Looking for FreeBSD 4.7 ISOs

I’ve been meaning to do this for a while now, and now that I have some room on my laptop I want to create a FreeBSD 4.7 VMWare image so that I can show Rotor’s cross-platform nature (such as it is). But, to make a long story short, I can’t find the ISO images for FreeBSD 4.7. I can find 4.9, 4.10, 4.11 (none of which are officially supported by Rotor) and of course the latest 5.3/5.4 images, but not 4.7. Anybody happen to know where I can find archive releases of FreeBSD, so I can download them?

That, or teach me how to Google better…. 🙂

Don’t blame the TechEd staff, blame me

I recently received an email from the TechEd administrative staff, making it clear in no uncertain terms that several TechEd Europe attendees were upset at the fact that my presentations weren’t online already (amongst others). I wanted to make sure it was very well understood that the fault lay with me, and NOT with the TechEd Europe staff–the Indigo/Java interop session is still being written as I type this, and the Fallacies talk I simply haven’t sent yet. (I’d say it was due to time constraints, but the truth of it is that would be just an excuse–I just haven’t done it yet, plain and simple.)

Y’all want to blame somebody, blame me. I’m sending the Fallacies talk now, and the Indigo/Java interop talk won’t be there until after I give the talk–such is the fun of doing bleeding-edge talks like this. 🙂

Fallacies of Enterprise Architecture presentation posted at TSS

TheServerSide has posted my presentation on "The Fallacies of Enterprise Architecture" from their conference, TheServerSide Software Symposium 2005. And yes, to answer those accusations-slash-discussions on the TSS discussion threads, yes, this isn’t rocket science kinds of material, but regardless, these are mistakes that developers make–and continue to–on a regular basis. I look forward to the day when we can junk the discussion entirely, but if history speaks to the future, we can look at "A Note on Distributed Computing", written in 1994, and see that in today’s systems we haven’t really learned the lessons of 11 years ago.

An interesting poll from CodeProject

… reveals that maybe developers aren’t as good at self-evaluation as we’d like to believe. Specifically, the admittedly non-scientific poll showed that, of 1,025 polltakers when asked about their coworkers…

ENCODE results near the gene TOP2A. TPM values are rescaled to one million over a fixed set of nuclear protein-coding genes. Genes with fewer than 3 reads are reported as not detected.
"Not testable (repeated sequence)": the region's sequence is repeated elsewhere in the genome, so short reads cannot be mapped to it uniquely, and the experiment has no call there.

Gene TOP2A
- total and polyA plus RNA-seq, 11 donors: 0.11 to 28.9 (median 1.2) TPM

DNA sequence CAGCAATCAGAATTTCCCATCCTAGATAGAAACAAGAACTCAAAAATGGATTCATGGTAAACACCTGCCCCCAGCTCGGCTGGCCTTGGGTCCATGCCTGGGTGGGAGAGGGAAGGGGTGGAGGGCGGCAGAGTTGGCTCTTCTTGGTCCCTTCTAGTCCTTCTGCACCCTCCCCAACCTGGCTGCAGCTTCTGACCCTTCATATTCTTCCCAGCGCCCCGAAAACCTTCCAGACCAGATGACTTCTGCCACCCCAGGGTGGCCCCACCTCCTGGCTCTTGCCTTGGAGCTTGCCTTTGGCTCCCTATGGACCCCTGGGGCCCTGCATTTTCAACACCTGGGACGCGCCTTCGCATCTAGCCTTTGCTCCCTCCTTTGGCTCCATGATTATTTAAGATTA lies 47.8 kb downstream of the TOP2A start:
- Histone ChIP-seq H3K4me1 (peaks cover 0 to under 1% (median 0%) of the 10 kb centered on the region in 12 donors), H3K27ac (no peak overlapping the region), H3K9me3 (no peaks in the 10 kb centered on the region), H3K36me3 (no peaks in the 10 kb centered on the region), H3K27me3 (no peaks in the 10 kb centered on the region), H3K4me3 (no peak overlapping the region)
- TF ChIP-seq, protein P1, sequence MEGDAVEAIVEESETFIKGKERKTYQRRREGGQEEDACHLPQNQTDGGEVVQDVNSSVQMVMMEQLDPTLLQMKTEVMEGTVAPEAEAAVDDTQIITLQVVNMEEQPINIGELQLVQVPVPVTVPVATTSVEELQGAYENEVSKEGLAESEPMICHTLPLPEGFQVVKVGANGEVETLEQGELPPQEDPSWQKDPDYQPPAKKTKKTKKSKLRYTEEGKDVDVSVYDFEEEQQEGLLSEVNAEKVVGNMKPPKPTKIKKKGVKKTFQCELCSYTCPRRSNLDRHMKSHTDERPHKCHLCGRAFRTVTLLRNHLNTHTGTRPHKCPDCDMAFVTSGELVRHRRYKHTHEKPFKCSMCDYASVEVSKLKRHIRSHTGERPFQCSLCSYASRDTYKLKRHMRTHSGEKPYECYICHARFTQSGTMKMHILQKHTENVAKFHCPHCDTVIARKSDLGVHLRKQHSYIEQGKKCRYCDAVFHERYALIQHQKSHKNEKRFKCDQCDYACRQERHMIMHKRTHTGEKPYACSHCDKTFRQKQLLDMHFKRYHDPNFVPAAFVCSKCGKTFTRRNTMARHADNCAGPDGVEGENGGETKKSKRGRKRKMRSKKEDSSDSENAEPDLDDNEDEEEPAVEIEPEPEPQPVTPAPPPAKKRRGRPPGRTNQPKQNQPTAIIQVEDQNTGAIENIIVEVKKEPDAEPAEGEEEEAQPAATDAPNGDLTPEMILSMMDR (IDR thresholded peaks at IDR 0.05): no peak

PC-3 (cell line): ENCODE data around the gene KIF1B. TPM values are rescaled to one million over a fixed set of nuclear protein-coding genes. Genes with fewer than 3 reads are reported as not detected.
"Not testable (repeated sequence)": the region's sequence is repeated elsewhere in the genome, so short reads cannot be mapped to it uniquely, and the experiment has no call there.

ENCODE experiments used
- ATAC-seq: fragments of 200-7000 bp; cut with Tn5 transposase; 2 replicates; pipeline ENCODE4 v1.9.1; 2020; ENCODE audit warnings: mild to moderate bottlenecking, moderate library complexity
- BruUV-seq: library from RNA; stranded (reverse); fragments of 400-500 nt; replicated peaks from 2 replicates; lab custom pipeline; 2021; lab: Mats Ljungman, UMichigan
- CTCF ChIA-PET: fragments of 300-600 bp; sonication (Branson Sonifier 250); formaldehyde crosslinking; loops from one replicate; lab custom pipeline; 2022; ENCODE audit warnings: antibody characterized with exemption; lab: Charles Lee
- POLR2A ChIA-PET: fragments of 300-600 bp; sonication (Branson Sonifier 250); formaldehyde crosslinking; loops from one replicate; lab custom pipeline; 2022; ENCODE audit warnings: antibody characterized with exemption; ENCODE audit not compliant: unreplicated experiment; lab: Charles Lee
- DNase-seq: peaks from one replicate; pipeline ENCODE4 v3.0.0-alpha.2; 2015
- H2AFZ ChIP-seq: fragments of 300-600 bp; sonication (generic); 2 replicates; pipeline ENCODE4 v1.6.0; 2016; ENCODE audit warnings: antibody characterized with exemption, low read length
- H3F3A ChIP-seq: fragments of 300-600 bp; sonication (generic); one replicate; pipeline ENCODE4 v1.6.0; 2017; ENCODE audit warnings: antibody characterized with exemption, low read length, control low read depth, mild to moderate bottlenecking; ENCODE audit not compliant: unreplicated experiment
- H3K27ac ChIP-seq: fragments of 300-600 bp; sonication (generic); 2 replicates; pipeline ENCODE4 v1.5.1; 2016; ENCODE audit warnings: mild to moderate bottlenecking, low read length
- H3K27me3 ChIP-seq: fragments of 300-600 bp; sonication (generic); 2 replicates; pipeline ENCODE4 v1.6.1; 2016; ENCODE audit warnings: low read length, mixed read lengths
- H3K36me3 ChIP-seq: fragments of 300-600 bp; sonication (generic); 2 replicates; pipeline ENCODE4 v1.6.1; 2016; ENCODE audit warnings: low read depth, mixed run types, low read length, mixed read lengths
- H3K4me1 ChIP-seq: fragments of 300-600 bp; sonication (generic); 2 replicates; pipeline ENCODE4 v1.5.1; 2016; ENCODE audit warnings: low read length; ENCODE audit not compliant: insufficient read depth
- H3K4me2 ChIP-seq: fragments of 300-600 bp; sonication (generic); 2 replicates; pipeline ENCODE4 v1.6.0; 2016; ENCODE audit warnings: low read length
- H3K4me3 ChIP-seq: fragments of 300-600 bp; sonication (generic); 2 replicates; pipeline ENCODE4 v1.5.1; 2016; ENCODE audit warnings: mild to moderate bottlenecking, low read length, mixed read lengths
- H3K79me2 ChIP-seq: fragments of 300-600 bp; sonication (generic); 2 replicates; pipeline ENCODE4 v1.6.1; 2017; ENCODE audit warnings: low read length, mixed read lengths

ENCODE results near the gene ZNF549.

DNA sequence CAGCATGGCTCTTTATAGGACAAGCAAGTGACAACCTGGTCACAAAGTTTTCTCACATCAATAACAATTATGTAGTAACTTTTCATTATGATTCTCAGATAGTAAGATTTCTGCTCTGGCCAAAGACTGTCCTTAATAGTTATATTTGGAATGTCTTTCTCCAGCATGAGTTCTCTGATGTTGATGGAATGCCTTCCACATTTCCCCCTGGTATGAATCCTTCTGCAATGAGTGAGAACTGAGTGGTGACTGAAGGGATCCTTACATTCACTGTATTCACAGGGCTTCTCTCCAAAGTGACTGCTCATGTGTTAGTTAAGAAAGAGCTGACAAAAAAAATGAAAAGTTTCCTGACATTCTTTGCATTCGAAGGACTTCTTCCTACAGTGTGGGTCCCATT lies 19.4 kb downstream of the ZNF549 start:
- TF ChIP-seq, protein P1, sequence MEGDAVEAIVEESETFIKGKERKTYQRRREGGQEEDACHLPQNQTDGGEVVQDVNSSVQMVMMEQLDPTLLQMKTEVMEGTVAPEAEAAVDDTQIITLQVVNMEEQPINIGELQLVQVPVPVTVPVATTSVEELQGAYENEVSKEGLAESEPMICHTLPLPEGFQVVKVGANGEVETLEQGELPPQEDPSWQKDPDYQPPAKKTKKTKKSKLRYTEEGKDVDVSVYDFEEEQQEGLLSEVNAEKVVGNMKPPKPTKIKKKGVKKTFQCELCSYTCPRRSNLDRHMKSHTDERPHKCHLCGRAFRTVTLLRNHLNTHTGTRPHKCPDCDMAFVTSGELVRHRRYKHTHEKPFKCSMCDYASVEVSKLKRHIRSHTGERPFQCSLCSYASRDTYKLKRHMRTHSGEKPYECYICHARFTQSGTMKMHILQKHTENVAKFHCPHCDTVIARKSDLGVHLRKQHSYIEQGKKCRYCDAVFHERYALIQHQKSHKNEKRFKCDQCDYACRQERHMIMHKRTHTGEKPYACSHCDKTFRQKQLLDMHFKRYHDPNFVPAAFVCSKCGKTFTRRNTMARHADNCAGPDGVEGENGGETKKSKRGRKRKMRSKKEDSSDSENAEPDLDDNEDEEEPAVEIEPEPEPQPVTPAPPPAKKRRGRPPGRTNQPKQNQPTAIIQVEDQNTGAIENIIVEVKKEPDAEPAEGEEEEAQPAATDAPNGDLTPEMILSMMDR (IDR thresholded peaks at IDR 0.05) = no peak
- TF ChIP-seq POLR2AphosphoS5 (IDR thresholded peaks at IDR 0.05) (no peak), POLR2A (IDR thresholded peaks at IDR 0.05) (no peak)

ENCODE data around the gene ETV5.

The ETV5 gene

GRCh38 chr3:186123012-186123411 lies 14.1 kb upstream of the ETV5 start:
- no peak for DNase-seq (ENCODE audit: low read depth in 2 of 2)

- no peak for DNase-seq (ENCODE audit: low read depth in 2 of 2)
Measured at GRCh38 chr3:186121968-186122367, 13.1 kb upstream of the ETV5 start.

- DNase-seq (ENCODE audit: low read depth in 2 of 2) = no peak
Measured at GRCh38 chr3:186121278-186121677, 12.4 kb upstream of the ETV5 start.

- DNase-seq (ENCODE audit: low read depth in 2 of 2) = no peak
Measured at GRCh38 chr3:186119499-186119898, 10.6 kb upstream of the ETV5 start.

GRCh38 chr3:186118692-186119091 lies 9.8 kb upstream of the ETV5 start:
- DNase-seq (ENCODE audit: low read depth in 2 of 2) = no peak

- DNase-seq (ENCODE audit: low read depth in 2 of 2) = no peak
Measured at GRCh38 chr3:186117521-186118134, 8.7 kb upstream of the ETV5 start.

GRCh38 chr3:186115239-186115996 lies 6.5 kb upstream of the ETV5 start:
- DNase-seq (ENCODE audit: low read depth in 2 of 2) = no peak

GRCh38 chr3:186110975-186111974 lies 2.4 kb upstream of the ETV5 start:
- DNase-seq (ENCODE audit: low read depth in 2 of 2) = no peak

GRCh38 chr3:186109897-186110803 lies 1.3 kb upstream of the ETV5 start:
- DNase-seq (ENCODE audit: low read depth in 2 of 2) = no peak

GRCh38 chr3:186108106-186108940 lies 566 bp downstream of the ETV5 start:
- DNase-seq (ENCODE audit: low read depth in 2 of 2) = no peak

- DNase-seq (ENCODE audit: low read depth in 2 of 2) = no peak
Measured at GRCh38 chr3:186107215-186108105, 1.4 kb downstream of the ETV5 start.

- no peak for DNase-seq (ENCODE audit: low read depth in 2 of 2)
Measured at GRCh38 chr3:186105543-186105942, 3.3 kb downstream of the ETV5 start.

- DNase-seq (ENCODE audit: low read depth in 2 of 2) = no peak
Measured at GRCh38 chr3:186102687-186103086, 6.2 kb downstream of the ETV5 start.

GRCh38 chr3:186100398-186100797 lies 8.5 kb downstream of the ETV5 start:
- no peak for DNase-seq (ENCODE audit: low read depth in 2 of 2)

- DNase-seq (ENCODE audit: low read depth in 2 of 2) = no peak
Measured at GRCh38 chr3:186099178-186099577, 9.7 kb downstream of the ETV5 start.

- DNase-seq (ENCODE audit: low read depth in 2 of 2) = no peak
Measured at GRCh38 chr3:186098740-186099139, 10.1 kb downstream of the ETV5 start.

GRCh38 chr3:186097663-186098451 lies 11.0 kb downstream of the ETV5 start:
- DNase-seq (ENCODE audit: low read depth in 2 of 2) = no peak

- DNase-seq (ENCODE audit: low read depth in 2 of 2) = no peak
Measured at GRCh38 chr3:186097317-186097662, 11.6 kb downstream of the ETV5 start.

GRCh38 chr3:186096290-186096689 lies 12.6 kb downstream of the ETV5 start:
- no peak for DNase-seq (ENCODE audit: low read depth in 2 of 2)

… 104 (10.1%) said that "They are generally smarter than me".
    … 224 (21.9%) said that "They are about as smart as me".
    … 334 (32.6%) said that "They are, in general, not as smart as me".
    … 363 (35.4%) said that "Some smarter, some dumber".

Now, granted, there’s a number of reasons for this rather sharp skew (90% believe that they are at least average amongst their coworkers at their place of work?), including the fact that this is being run on a developers’ site where only those who are looking for more knowledge will come, implying that "only the smart ones go there anyway". But I’m curious to know if this isn’t also perhaps a general indication that our industry’s ability to self-evaluate isn’t also perhaps askew?


Blog’s moved

To all of you in blogland who’ve followed my rants on technology, I thank you for your support. In an effort to do a better job of keeping my professional and personal blogging separate, I’ve decided to move the professional/technical rants to a new home, supported by a pretty decent blog engine instead of my own home-grown brew.

Over time, I plan to migrate the technical posts from here over to there, so as to keep all the professional stuff in one place. However, I know that lots of sites have deep-linked to these entries, so at the very worst I will replace some of these links with HTTP forwards (3xx response codes) to those entries if I move them. In the meantime, though, I’m not going to take this blog down at all; in fact, the whole point of the split was to allow me to have a space to blog about more personal things without lowering the signal-to-noise ratio for those who care less about my personal life or views on politics. 🙂

As a result, if you subscribed to this blog for its technical content, you probably want to change your feed subscription to the new feed, The Blog Ride, which, by the way, supports categories (in case you don’t care about my rants on things beyond the platform you care about). If you don’t mind a geek’s rants of a more personal nature, however, you’re more than welcome (and, in fact, explicitly invited) to stay and listen in.